Obedience Training for Trees
Written by: Jake Kubisiak, Certified Arborist IL-1392A
I love to use analogies when explaining my tree care recommendations. I will often see client’s give an “OK I get it” expression when they understand the analogy, and how it pertains to their tree. This article is one of those analogies.
Trees can be considered almost like pets. Through the years I have owned a few dogs. At one point (2) of our dogs (Hudson and Bailey) became recognized as “Canine Good Citizens”. This involved a series of weekly classes put on by a great dog trainer. Through continual corrections and “homework” we were able to teach our pet the right response to our requests. In the beginning we used delicious treats to encourage our dog. Then after learning the skills involved my dog and I took a final exam that tested the competency of these obedience skills, NO treats allowed. The test was a bit pressure-packed as each dog was asked to prove their skills in front of the instructor and the rest of class. In the end it was great to see our dog and many of the other dogs in the classes pass the test and to be known as Canine Good Citizens.
An untrained or improperly trained dog could become a wild animal just like an untrained tree. We benefit from good training of our shade trees just like we enjoy the benefits of a well-trained dog. Generally speaking this training is easier to accomplish when a tree is still young. Good pruning of younger more vigorously growing trees helps us avoid issues that commonly develop in more mature or unpruned trees. This training work might include:
- Determine a central branch leader and reduce or remove competitive limbs.
- Remove or reduce crowded or crossing limbs to improve future spacing.
- Reduction or removal of limbs attached with included bark or “V” shaped connections.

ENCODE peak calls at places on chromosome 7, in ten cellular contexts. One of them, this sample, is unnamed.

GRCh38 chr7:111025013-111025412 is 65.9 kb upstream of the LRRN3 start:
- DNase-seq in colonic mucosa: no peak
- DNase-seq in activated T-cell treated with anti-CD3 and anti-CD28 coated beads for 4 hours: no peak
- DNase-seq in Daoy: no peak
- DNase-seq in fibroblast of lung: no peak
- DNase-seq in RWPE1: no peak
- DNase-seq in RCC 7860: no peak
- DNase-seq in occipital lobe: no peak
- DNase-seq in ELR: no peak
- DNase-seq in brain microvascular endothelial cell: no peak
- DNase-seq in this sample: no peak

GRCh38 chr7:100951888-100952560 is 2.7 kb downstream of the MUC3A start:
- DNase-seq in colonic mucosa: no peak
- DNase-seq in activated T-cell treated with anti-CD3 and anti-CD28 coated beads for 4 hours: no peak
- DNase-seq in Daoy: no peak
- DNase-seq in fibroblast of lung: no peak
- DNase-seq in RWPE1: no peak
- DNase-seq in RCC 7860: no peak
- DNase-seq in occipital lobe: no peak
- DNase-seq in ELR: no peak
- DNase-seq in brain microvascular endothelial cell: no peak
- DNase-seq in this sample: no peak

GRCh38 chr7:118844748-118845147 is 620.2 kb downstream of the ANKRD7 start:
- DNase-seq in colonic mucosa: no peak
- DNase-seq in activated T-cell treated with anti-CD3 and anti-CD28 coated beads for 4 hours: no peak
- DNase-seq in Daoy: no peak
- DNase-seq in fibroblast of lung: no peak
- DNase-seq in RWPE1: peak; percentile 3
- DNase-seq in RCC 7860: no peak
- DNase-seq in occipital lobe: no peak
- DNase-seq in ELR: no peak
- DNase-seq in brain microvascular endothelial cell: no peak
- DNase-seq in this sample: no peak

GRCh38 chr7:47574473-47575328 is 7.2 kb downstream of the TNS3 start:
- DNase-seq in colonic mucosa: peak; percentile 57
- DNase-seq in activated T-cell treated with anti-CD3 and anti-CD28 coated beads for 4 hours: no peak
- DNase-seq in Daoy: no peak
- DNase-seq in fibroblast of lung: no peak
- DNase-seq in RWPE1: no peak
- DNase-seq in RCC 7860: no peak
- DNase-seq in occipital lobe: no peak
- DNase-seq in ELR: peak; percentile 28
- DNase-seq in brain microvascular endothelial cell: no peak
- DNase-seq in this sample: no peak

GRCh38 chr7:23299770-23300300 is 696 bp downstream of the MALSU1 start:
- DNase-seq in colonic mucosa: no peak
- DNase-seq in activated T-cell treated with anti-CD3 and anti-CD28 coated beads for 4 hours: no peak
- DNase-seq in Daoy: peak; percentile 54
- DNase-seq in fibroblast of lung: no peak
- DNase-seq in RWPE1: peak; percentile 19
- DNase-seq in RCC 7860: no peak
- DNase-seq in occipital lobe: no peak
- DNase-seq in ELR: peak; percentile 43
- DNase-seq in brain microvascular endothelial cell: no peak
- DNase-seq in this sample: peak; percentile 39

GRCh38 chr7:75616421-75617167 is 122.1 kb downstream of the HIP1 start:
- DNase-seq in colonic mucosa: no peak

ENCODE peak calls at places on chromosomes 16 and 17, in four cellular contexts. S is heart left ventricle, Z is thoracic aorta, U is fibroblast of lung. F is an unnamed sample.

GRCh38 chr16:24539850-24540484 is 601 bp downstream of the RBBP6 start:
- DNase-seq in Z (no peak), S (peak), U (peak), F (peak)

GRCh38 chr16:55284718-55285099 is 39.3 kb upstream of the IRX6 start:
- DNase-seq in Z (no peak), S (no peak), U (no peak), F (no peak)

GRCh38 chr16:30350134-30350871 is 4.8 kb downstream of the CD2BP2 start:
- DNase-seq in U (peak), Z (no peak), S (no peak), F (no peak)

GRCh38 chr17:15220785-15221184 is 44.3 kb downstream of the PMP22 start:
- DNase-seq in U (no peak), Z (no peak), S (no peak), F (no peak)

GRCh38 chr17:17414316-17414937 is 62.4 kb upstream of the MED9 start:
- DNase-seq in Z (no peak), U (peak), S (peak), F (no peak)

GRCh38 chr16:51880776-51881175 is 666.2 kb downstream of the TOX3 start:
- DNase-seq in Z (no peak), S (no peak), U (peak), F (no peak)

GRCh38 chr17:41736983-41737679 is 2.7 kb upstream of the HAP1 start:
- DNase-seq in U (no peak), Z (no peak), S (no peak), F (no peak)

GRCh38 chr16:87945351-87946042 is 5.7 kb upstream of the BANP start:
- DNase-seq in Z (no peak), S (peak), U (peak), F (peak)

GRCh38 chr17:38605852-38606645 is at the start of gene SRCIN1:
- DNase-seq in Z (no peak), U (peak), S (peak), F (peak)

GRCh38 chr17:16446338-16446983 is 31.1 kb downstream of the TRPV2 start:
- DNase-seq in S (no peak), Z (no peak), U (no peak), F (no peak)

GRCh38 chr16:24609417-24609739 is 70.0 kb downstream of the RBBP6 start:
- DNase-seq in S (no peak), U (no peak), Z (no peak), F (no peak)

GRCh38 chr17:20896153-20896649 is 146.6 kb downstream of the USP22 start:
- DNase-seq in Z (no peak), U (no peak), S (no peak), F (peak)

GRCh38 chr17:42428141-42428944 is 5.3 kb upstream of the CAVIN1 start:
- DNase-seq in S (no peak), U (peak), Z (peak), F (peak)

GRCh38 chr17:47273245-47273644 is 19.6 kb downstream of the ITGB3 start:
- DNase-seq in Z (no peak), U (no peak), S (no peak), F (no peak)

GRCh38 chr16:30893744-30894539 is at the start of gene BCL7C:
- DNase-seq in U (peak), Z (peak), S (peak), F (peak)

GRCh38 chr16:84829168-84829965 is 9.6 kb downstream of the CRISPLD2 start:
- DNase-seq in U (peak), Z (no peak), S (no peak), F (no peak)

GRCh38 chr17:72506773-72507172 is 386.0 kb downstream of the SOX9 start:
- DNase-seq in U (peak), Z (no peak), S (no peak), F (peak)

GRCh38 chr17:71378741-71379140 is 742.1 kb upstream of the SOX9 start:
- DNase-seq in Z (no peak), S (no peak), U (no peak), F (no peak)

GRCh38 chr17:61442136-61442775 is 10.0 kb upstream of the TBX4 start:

Each tree is different and certain species tend to conform to a central leader far more easily than others. Aspen, Linden, Pin Oak and Spruce or Pines are known to have an Excurrent growth habit or usually a single main trunk or leader. Whereas Maple, Honey Locust, Ash and Elm tend to have Decurrent growth or a more rounded spreading growth. As an arborist it is important to understand this general growth habit to decide how to prune a particular tree. Although all trees benefit from training some will conform to a true central leader more easily than others.
Trees are often blamed for the damage that is created following big wind storm events when branches fail. Often these limbs that failed could have been pruned or removed to avoid this damage. Usually this removal work is best done well before the “problem” limb becomes a major part of the canopy as that presents another set of issues. Dogs are also blamed for causing damage if they were to bite someone. Both of these issues are greatly curtailed by good training. A high quality trainer/arborist can identify the issues and provide recommendations for the drills or maintenance that may be needed. Let the experienced and trained arborists at Wachtel Tree Science help you with the training of your high value pets, I mean trees, so they can become Arboriculture Good Citizens.